Note: Briefly formulated question can be found at the bottom.

I have a script which makes a backup of my files onto an external USB drive. Executing it can take a while, depending on the amount of new data I've created. I want to run it automatically on every shutdown of the system.

I'm using fedora 23 with latest updates (systemd).

I tried to achieve this in several ways, but I couldn't get it to work.

Long running process with StopExec


Description=Slow backup script



I activated it with systemctl enable autobackup.service and started it with systemctl start autobackup.service.

Part of my boot log (journalctl -b-1):

Dez 22 17:45:27 localhost systemd[1]: Unmounted /mnt/BACKUP.
Dez 22 17:45:27 localhost do_backup.sh[4296]: At subvol /home/BACKUP.2015_12_22-17_45_25
Dez 22 17:45:27 localhost do_backup.sh[4296]: ERROR: parent subvol is not reachable from inside the root subvol.
Dez 22 17:45:27 localhost do_backup.sh[4296]: At snapshot BACKUP.2015_12_22-17_45_25
Dez 22 17:45:27 localhost do_backup.sh[4296]: ERROR: failed to dump stream. Broken pipe
Dez 22 17:45:27 localhost systemd[1]: autobackup.service: Control process exited, code=exited status=1
Dez 22 17:45:27 localhost systemd[1]: Stopped Slow backup script.
Dez 22 17:45:27 localhost systemd[1]: autobackup.service: Unit entered failed state.

Note that I didn't shorten anything in between, it really unmounted /mnt/BACKUP just before the script started, funny coincidence..

Before shutdown.target


Description=Slow backup script


systemctl edit shutdown.target


Output is basically the same.

The Problem

I think the problem is that systemd starts my script in parallel with all the other shutdown scripts in both cases, which unmount BACKUP and deactivate the pipe infrastructure (another error I sometimes got, when the unmount wasn't fast enough).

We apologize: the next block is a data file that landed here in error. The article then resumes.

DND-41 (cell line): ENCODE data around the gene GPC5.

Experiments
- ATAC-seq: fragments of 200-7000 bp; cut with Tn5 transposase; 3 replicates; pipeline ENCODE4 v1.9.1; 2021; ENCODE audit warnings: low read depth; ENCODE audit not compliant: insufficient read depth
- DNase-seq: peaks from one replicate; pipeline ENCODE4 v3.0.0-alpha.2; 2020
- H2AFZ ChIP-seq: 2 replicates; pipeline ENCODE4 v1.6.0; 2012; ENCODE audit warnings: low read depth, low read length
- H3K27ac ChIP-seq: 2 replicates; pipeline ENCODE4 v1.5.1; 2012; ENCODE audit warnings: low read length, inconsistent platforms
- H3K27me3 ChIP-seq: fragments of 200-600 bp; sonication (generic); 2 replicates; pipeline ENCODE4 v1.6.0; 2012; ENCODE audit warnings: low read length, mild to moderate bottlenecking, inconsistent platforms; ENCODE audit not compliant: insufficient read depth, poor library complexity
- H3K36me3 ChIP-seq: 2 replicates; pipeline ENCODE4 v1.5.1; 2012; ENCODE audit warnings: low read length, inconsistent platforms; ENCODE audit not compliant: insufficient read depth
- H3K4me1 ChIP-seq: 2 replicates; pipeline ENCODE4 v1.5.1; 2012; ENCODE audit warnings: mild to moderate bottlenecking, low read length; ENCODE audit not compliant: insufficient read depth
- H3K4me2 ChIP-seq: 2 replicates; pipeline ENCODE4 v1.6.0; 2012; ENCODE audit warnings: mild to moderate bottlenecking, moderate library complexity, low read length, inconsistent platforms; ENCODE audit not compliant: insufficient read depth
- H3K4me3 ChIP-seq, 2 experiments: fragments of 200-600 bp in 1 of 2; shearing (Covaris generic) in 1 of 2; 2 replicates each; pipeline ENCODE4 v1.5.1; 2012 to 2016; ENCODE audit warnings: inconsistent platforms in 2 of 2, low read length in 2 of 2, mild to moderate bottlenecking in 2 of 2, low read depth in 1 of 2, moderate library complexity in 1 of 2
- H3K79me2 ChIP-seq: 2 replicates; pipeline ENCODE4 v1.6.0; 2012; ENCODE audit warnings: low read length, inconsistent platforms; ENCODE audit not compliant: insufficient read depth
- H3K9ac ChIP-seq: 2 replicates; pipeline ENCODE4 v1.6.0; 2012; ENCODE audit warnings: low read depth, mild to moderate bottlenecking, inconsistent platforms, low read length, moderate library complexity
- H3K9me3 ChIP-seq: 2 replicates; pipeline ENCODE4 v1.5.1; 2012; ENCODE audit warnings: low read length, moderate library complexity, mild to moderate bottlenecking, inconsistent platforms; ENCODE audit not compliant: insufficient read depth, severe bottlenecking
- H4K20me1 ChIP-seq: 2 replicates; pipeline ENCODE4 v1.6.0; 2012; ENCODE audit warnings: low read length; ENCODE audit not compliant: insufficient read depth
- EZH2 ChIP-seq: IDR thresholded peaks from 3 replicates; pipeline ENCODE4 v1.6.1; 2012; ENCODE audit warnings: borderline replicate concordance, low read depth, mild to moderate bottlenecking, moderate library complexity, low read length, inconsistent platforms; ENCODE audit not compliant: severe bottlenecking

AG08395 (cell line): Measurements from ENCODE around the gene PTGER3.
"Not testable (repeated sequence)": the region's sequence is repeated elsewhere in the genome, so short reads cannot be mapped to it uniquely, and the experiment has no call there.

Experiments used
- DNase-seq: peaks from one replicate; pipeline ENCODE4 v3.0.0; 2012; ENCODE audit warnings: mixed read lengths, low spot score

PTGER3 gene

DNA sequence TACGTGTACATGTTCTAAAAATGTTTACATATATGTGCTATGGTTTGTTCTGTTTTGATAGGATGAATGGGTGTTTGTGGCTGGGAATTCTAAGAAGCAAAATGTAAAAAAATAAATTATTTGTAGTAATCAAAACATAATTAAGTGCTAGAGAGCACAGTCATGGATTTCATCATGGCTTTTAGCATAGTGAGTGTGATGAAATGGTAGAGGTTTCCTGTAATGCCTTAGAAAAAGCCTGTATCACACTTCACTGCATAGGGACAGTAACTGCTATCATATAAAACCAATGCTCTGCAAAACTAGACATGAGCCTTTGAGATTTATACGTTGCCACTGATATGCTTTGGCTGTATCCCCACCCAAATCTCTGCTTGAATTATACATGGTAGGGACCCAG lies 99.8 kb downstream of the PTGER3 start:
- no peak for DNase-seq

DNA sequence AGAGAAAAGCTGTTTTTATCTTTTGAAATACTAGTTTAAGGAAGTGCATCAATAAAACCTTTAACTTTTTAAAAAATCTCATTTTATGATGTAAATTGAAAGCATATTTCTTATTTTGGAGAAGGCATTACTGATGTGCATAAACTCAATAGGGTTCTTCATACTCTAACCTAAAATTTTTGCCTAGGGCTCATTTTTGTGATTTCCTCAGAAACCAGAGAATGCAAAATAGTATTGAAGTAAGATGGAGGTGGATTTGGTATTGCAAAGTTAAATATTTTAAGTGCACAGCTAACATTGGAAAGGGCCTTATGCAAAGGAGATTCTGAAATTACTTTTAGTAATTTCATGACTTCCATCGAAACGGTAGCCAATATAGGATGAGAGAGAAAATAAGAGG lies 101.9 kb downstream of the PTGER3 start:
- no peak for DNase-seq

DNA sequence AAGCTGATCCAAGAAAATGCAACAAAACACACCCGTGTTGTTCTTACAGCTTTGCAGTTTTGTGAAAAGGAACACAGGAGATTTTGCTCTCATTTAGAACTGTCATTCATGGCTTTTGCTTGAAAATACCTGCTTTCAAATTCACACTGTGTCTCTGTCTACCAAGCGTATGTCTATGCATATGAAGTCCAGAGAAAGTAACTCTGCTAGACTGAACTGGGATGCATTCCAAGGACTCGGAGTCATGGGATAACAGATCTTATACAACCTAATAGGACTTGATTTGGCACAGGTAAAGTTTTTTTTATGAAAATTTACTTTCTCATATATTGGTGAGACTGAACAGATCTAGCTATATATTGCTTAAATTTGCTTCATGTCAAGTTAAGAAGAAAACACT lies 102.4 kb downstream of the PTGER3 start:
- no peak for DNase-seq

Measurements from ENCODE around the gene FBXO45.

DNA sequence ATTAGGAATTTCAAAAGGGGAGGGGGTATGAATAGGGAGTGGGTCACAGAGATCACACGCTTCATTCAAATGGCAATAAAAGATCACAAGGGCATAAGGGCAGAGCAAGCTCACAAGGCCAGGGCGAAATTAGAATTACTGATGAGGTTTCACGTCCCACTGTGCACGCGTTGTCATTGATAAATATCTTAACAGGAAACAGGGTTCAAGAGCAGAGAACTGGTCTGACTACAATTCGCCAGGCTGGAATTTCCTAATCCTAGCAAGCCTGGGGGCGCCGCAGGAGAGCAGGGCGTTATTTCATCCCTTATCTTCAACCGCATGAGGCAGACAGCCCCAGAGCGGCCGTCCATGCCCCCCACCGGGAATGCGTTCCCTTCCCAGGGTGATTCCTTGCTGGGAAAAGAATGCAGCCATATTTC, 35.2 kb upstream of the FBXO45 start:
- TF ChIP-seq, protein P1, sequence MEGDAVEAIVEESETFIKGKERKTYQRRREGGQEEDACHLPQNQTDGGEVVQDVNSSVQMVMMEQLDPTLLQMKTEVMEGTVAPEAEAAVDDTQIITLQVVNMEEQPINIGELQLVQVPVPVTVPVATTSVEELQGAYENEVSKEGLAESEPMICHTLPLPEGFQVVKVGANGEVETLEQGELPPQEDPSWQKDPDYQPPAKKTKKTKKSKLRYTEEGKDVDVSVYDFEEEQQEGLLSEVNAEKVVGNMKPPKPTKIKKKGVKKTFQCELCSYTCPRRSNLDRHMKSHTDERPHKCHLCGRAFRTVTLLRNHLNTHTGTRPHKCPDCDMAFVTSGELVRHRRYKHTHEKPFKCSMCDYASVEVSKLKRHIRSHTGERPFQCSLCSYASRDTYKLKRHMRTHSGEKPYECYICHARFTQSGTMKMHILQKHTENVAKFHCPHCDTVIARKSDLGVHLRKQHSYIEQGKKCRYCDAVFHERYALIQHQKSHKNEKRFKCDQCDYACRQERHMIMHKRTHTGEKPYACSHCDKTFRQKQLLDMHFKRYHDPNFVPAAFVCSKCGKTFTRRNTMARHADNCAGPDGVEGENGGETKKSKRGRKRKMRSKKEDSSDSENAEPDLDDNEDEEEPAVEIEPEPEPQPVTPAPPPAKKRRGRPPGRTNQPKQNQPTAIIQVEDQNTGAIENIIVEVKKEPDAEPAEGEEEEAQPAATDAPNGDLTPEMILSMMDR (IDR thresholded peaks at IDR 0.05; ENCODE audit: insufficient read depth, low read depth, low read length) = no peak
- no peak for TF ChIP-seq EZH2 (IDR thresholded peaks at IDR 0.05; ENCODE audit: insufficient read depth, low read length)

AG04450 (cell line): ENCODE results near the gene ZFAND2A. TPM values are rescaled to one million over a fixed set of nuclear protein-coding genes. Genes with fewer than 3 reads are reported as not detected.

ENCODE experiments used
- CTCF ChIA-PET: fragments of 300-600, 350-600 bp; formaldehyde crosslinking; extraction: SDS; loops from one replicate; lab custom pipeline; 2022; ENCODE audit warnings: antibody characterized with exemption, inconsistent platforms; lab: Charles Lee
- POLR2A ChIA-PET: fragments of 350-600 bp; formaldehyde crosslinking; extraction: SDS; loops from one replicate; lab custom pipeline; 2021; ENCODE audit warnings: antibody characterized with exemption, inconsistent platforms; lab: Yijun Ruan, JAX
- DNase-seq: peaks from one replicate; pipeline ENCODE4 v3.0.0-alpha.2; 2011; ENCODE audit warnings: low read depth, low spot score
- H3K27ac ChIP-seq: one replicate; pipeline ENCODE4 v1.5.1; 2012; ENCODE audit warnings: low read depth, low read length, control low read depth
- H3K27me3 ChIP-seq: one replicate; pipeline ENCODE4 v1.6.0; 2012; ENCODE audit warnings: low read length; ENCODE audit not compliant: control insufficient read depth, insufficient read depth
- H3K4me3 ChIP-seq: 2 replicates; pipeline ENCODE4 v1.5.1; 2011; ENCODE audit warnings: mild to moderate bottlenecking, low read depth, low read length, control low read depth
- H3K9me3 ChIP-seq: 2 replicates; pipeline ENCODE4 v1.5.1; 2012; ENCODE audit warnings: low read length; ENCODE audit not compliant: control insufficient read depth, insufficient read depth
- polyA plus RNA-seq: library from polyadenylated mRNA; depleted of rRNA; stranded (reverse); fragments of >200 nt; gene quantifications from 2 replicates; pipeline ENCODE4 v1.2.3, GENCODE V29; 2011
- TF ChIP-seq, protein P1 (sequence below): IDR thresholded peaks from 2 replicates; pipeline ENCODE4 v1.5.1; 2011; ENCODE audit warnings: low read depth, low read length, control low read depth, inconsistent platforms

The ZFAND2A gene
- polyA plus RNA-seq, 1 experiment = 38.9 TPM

The Question

How can I teach systemd to start my script first on shutdown, wait until it exits and then start the rest of the shutdown scripts/targets/units/whatever?

2 Answers 2


No need to create or edit service files. Simply drop your script in



Immediately before executing the actual system halt/poweroff/reboot/kexec systemd-shutdown will run all executables in /usr/lib/systemd/system-shutdown/ and pass one arguments to them: either "halt", "poweroff", "reboot" or "kexec", depending on the chosen action. All executables in this directory are executed in parallel, and execution of the action is not continued before all executables finished.

I use it to simply beep the PC speaker.

  • 2
    Did you have to make this directory? I do not have it neither on Ubuntu 16.04 nor Raspbian (jessie) - both are systemd based.
    – WoJ
    Aug 28, 2016 at 13:21
  • 3
    Debian systems use the different path /lib/systemd/system-shutdown/. And in addition be aware that these scripts are executed very late in shutdown, after file systems are already mounted read-only. So any write access to the file system will fail unless remounted as read-write (mount -oremount,rw /). See How to execute scripts in /usr/lib/systemd/system-shutdown/ at reboot or shutdown? Feb 24, 2017 at 15:07
  • 18
    OP asked for script executed "before everything else" on shutdown. The system-shutdown scripts are executed after everything else, immediately before killing the kernel. Apr 29, 2017 at 4:01

I got it!

Take solution Long running process with StopExec and modify it like so:


Description=Slow backup script
RequiresMountsFor=/mnt/BACKUP /home



Note the line:

RequiresMountsFor=/mnt/BACKUP /home

It works as expected this way.

  • 2
    You shouldn't need to do the systemctl edit. systemctl enable autobackup has the same effect and is more idiomatic, and should work since you already have the [Install] section in your unit. You will have to correct that typo in the target name, though. ;) Apr 13, 2016 at 10:45
  • 4
    This does not work for me. I don't have any mounts, I just want to make sure my script runs before other units shut down.
    – 2rs2ts
    Sep 21, 2018 at 1:36

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